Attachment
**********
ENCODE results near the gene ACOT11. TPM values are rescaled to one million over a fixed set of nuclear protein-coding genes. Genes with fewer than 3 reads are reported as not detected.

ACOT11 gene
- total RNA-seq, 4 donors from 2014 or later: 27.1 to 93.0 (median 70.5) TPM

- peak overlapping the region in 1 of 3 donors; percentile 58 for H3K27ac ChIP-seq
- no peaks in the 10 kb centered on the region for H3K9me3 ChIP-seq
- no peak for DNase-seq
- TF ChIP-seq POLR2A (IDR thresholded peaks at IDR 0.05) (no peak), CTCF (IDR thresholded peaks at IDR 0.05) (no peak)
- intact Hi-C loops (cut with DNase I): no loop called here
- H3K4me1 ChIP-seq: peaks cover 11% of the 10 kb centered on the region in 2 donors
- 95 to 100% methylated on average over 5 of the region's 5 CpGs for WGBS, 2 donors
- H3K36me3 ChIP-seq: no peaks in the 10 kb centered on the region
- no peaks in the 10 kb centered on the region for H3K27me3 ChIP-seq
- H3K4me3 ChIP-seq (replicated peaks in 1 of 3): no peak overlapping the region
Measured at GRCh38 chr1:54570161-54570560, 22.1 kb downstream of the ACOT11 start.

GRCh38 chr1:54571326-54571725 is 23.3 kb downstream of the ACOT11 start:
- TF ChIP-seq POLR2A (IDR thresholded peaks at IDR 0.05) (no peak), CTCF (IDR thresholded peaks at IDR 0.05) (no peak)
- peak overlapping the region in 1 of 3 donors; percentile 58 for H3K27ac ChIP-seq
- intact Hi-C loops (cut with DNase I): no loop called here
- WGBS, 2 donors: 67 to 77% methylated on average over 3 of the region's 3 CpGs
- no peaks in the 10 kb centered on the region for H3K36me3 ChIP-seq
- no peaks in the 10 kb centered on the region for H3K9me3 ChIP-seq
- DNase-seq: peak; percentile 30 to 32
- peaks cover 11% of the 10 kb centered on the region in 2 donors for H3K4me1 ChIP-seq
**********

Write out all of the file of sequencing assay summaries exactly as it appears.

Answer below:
ENCODE results near the gene ACOT11. TPM values are rescaled to one million over a fixed set of nuclear protein-coding genes. Genes with fewer than 3 reads are reported as not detected.

ACOT11 gene
- total RNA-seq, 4 donors from 2014 or later: 27.1 to 93.0 (median 70.5) TPM

- peak overlapping the region in 1 of 3 donors; percentile 58 for H3K27ac ChIP-seq
- no peaks in the 10 kb centered on the region for H3K9me3 ChIP-seq
- no peak for DNase-seq
- TF ChIP-seq POLR2A (IDR thresholded peaks at IDR 0.05) (no peak), CTCF (IDR thresholded peaks at IDR 0.05) (no peak)
- intact Hi-C loops (cut with DNase I): no loop called here
- H3K4me1 ChIP-seq: peaks cover 11% of the 10 kb centered on the region in 2 donors
- 95 to 100% methylated on average over 5 of the region's 5 CpGs for WGBS, 2 donors
- H3K36me3 ChIP-seq: no peaks in the 10 kb centered on the region
- no peaks in the 10 kb centered on the region for H3K27me3 ChIP-seq
- H3K4me3 ChIP-seq (replicated peaks in 1 of 3): no peak overlapping the region
Measured at GRCh38 chr1:54570161-54570560, 22.1 kb downstream of the ACOT11 start.

GRCh38 chr1:54571326-54571725 is 23.3 kb downstream of the ACOT11 start:
- TF ChIP-seq POLR2A (IDR thresholded peaks at IDR 0.05) (no peak), CTCF (IDR thresholded peaks at IDR 0.05) (no peak)
- peak overlapping the region in 1 of 3 donors; percentile 58 for H3K27ac ChIP-seq
- intact Hi-C loops (cut with DNase I): no loop called here
- WGBS, 2 donors: 67 to 77% methylated on average over 3 of the region's 3 CpGs
- no peaks in the 10 kb centered on the region for H3K36me3 ChIP-seq
- no peaks in the 10 kb centered on the region for H3K9me3 ChIP-seq
- DNase-seq: peak; percentile 30 to 32
- peaks cover 11% of the 10 kb centered on the region in 2 donors for H3K4me1 ChIP-seq